by Colleen Cook
Last week, our President and CEO Mike Miller took his youngest daughter to move into college for the first time. As a mother of tiny people (my kids are under 4 years old), that moment seems very far off, and yet I’m alarmed at how quickly it comes. When I started at the Renaissance, Mike’s daughter Jessica was a middle school student, so it hardly seems possible enough time has passed for her to move into her college dorm.
Perhaps you’re in the same boat as the Millers, empty nesting for the first time with a remarkably open calendar for the first time in two decades. No longer are you tied to the local school sports and music calendar – the band concerts, the soccer games, and carting your people to countless practices and events is all in the rearview mirror. While that’s undoubtedly met with mixed emotions (I can only imagine the wreck I will be as we pull away from our kiddos for the first time, good heavens), it can be invigorating to do what you want to do in your free time for the first time since you brought these people into the world.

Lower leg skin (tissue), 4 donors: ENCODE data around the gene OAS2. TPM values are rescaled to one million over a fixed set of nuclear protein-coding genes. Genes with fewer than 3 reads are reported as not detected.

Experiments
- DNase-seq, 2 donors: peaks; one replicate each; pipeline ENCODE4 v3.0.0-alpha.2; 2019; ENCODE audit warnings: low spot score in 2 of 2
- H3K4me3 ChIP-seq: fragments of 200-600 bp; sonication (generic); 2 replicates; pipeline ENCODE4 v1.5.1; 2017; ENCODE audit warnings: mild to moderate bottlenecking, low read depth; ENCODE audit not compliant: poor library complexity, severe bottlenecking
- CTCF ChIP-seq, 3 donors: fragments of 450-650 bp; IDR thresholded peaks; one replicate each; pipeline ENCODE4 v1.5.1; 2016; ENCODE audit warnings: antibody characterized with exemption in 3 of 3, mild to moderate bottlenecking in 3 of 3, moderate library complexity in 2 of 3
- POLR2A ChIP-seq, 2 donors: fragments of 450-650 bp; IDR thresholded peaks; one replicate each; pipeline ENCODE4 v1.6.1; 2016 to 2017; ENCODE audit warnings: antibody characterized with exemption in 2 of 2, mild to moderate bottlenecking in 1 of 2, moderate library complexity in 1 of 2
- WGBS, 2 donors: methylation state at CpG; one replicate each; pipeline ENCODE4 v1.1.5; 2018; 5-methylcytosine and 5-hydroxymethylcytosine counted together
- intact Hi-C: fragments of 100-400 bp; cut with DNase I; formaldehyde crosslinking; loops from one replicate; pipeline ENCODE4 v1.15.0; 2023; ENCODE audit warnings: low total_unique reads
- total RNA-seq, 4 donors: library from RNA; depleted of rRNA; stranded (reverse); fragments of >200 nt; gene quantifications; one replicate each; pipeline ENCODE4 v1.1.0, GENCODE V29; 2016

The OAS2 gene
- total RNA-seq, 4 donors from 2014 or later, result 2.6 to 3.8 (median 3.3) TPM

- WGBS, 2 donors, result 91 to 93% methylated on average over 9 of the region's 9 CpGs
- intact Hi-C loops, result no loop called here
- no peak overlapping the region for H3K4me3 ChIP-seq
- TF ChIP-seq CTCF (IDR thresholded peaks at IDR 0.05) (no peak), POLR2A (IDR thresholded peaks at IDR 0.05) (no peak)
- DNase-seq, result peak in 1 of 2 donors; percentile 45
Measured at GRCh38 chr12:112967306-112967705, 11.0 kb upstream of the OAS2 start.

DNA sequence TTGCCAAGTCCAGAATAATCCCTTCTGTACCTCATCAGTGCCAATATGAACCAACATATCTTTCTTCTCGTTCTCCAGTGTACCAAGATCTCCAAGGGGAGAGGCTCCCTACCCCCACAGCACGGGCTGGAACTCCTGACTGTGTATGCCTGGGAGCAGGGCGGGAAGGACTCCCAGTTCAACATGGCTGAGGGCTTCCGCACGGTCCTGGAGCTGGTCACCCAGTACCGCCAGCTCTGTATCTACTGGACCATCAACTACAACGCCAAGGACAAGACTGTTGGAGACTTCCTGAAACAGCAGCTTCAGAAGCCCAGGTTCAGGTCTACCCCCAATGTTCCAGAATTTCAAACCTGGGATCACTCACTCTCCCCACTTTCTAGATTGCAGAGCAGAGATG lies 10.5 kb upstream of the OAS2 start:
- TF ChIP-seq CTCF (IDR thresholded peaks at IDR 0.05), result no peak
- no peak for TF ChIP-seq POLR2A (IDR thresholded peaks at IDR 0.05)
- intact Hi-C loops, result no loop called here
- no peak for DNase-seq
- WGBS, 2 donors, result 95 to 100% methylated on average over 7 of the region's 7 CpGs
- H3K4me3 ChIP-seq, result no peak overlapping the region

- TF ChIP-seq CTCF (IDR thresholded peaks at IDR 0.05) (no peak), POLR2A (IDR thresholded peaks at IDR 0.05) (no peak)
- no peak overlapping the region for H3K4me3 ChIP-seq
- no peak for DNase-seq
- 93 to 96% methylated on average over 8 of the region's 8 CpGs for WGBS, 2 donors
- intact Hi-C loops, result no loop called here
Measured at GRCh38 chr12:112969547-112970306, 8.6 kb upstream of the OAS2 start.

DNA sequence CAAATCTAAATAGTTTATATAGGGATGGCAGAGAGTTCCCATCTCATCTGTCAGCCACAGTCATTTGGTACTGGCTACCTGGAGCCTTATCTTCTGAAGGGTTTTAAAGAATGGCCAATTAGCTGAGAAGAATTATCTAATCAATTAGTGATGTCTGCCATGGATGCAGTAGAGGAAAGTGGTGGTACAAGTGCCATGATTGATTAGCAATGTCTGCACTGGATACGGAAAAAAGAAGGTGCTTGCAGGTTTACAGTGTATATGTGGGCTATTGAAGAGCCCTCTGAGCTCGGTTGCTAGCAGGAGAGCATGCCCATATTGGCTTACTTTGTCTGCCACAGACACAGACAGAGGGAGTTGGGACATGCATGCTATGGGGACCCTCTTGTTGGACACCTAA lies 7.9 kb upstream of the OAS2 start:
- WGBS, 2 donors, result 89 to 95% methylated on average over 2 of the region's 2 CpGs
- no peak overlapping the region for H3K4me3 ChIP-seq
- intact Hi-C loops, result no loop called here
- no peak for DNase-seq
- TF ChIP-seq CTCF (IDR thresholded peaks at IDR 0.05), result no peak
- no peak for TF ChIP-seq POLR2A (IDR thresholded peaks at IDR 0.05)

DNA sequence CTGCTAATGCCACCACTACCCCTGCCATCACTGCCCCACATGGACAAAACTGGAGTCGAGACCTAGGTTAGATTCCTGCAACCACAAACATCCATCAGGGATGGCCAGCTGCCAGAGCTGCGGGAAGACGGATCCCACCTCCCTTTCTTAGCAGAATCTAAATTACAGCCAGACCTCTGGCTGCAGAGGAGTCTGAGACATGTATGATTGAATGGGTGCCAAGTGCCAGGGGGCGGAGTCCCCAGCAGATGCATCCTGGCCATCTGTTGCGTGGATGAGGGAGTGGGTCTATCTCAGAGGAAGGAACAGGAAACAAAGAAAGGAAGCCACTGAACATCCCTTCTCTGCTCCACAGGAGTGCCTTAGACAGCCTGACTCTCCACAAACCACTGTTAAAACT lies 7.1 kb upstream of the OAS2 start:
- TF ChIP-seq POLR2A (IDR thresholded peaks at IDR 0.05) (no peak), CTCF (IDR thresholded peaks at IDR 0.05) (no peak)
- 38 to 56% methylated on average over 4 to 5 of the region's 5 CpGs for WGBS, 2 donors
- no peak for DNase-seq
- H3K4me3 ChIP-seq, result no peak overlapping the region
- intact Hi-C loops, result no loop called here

Here are our suggestions on three new things to put into your calendar that you probably weren’t doing during the high school years:
1. Get more involved in the community.
How many fun, purposeful, social, philanthropic, and community-oriented events have you said no to in the past decade because you needed to keep your evenings open (or they were already booked up by family things)? Now’s the time to go to the Business After Hours, the Coffee Talks, the Book Readings, the lectures, the local meet-ups. These first years of being a parent of college students is the perfect opportunity to make some new friends, volunteer, and rediscover your interests and your purpose. Join a book club or an affinity group (like our new Symphony Chug, symphonic music meet-up), volunteer at a local non-profit, or be a part of a committee working to make an impact on the community – now’s your moment!
2. Go on dates.
Whether you’re happily married or happily single, you’re free again to go out and enjoy the nightlife in your town. Whether you’re coming to a show or a concert at the Renaissance, or taking advantage of the Wine and Ale Trail, or simply just spending an evening downtown, your time is yours again and you’re free to stay out late with no worries about getting everyone up and out the door in the morning.
3. Take up a new hobby.
Become a master gardener, learn to knit, take an art class, or learn to use that DSLR you bought and still shoot on automatic mode. Refining your skills not only expands your world, it’s a great way to make some new friends (that aren’t only parents of your children’s friends) and explore parts of yourself that have been lying dormant for years.